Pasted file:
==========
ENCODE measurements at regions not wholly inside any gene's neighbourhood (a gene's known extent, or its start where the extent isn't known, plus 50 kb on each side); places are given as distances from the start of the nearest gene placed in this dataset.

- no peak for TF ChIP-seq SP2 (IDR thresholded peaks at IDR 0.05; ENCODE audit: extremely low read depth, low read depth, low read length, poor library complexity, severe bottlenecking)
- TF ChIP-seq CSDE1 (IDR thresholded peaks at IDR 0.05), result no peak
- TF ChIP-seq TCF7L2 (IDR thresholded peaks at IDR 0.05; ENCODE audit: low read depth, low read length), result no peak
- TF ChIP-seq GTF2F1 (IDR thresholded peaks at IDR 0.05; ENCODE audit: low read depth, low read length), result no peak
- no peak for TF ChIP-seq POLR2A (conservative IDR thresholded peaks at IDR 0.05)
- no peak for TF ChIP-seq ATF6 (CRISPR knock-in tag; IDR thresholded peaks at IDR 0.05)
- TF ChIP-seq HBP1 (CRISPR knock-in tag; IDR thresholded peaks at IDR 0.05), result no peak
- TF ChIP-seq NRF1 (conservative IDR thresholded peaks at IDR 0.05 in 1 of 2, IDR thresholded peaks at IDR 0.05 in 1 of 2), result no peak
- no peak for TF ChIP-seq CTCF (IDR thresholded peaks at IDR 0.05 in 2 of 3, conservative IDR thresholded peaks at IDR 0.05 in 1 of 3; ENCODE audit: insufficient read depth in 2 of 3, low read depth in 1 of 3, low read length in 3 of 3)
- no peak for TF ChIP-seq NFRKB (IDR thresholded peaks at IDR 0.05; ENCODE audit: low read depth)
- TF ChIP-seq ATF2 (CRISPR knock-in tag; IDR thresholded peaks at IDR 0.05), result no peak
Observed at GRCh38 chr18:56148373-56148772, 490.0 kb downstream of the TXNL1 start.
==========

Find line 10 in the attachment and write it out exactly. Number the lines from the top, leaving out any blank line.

- no peak for TF ChIP-seq CTCF (IDR thresholded peaks at IDR 0.05 in 2 of 3, conservative IDR thresholded peaks at IDR 0.05 in 1 of 3; ENCODE audit: insufficient read depth in 2 of 3, low read depth in 1 of 3, low read length in 3 of 3)